The festival's Vice President of Programming Jimmie Duhon made a request of The Mammals' Ruth Ungar that they consider not playing a particular song. Ungar stated she would consider not playing the song, but she would make no promises. That was the end of it. There was never any attempt to force nor coerce the band, and there was never any discussion about not letting the band perform. The request was made after the festival received many phone calls expressing objections to the political nature of the lyrics.
The festival is a community sponsored and supported event. Since our community is fortunately a diverse one, we would prefer it if bands stayed away from anything that speaks negatively about the political, as well as the religious and cultural beliefs held by any part of our community. In the words of Ungar, "If this experience encouraged people to think about free speech, that's good, but I'd rather everyone have a good time." That is our sentiment exactly. We just want everyone to have a good time, to come out and experience different cultures and forget their troubles for a while.
As for revising our artist contracts, I will not propose, nor support, any language that attempts to restrict the political content of lyrics or political comments of the artists. Nor do I believe a majority of the festival's 35-member board would support such attempts either. Any such language would have to be so vague that it would exclude just about every band in the world. The very idea of trying to do it is absurd.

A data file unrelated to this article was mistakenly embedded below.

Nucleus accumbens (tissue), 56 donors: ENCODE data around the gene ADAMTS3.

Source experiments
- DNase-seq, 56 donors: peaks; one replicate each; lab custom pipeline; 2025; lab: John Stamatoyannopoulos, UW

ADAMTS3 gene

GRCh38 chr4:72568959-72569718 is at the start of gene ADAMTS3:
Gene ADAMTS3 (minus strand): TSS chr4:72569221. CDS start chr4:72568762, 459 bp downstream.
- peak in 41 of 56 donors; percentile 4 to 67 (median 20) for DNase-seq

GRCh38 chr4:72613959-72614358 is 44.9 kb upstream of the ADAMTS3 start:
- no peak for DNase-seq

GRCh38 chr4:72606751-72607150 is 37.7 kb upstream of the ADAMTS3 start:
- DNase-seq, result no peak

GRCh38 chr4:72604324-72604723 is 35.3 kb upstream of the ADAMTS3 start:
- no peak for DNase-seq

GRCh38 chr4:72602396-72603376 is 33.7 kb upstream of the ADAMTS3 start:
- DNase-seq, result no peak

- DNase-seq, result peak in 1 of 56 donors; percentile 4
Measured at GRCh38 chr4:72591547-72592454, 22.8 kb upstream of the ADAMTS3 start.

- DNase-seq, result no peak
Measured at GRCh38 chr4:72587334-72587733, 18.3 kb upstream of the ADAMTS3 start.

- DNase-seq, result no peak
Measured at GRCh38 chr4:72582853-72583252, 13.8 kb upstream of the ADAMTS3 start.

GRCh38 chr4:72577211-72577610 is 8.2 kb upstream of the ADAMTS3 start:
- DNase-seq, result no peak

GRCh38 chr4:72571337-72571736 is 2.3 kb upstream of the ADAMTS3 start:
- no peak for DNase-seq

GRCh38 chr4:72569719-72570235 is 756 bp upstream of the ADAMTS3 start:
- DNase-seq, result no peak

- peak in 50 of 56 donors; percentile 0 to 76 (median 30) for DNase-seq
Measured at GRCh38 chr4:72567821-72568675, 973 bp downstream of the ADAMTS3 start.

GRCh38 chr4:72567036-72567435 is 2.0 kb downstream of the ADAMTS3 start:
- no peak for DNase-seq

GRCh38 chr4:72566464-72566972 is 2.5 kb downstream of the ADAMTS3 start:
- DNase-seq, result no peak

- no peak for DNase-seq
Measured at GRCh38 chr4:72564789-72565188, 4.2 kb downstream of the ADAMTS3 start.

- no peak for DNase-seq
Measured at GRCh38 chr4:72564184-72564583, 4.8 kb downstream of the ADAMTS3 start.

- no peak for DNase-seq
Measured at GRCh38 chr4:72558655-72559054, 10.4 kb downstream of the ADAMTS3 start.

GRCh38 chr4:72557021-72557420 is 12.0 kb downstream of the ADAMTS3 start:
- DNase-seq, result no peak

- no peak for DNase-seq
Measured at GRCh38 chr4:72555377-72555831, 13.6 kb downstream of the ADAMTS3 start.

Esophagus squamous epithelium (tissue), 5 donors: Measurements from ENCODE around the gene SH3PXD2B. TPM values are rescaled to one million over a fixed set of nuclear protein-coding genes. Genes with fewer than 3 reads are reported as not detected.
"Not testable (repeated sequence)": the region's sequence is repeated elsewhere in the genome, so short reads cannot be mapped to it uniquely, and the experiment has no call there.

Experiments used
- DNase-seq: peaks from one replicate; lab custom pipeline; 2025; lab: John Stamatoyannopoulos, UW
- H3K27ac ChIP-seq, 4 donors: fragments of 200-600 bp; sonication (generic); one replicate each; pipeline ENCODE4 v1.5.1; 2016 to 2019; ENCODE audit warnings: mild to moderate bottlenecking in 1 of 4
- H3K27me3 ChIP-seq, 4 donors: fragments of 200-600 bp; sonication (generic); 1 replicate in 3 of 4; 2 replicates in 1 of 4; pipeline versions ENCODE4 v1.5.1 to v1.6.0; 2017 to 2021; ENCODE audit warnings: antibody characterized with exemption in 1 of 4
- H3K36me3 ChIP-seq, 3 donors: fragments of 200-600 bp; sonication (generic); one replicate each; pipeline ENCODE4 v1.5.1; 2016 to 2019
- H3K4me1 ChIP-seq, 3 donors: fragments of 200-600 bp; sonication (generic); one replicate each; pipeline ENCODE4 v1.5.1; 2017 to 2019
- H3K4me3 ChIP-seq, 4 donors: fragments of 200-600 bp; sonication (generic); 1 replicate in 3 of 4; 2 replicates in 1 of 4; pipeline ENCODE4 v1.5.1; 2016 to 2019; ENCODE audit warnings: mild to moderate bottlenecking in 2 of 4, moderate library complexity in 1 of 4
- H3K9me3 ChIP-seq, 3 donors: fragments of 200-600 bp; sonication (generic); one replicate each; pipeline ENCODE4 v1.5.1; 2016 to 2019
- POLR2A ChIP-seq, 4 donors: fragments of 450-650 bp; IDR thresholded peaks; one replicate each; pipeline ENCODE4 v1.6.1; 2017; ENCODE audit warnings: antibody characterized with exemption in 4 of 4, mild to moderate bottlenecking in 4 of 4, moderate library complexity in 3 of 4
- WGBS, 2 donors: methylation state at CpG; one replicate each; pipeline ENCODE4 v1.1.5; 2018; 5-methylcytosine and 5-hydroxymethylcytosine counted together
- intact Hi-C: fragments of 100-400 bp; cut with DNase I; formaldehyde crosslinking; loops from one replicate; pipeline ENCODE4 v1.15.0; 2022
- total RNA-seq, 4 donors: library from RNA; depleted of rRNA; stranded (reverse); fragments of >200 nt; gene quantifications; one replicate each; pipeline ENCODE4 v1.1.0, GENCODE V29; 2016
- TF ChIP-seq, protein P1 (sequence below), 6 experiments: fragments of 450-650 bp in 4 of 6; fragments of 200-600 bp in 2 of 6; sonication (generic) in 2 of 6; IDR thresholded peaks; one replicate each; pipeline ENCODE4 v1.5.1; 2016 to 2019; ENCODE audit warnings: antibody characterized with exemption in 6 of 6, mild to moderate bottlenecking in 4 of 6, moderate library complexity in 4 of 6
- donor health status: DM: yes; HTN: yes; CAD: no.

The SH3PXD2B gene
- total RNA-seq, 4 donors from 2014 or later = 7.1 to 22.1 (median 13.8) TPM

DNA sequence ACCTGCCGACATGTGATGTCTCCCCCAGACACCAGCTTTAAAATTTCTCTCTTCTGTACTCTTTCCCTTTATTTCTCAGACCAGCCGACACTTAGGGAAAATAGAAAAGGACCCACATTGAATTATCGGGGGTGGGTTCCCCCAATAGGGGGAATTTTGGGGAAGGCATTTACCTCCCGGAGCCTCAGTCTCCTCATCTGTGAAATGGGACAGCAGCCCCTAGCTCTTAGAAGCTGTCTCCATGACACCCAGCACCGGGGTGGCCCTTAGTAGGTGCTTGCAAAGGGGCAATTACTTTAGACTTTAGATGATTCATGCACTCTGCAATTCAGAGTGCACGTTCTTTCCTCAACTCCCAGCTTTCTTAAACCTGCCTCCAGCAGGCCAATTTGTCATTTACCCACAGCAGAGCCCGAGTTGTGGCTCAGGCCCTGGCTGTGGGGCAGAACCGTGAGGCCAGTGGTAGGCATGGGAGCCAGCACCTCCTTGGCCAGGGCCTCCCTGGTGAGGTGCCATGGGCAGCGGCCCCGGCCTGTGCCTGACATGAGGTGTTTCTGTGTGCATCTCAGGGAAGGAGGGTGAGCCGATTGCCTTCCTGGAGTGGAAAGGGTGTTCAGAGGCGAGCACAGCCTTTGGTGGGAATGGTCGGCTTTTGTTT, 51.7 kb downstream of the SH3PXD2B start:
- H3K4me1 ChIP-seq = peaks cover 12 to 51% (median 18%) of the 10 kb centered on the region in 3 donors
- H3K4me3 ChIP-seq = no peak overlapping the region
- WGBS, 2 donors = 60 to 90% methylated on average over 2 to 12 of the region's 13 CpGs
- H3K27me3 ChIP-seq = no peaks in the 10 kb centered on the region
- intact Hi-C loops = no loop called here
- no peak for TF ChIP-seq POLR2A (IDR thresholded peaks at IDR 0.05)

The changes we will make in our artist contracts, and to which Executive Director Dana CaÃ±edo was referring, will be to state emphatically that the festival will not tolerate vulgar language, sexually explicit lyrics, hate mongering, nor the advocacy of violence. This festival is free and thereby implicitly invites all members of the community, including children, to come out. We have an obligation to those children and their parents. The festival is also held on publicly owned property, which obligates the festival to make certain that the public standards regarding obscenity and vulgarity are upheld.
I am quite certain that no one will ever call the ACLU, no one other than Scott Jordan that is, expressing concern for the Festival's stand on freedom of speech.
The fight to clean up Lafayette Parish could get some added ammunition with two ordinances up for votes Tuesday by the City-Parish Council targeting litter-bugs.
By striking a deal to lessen the blow of health insurance changes on state workers, school employees and retirees, Gov. Bobby Jindal's administration lowered the volume of criticism but gave itself and local school boards a new budget headache.
With the airport tax coming up for a parishwide vote in about a week, the Broussard City Council and its mayor have come out in support of the proposal.
Protesters rallied peacefully in several Louisiana cities in the wake of the Missouri grand jury decision not to indict a police officer in the fatal shooting of Michal Brown.
US cities bidding on Olympics; Guard prevents more Ferguson riots; storm threatens travel and more national and international news for Wednesday, November 26, 2014.
Wednesday's Blogs from the Bog!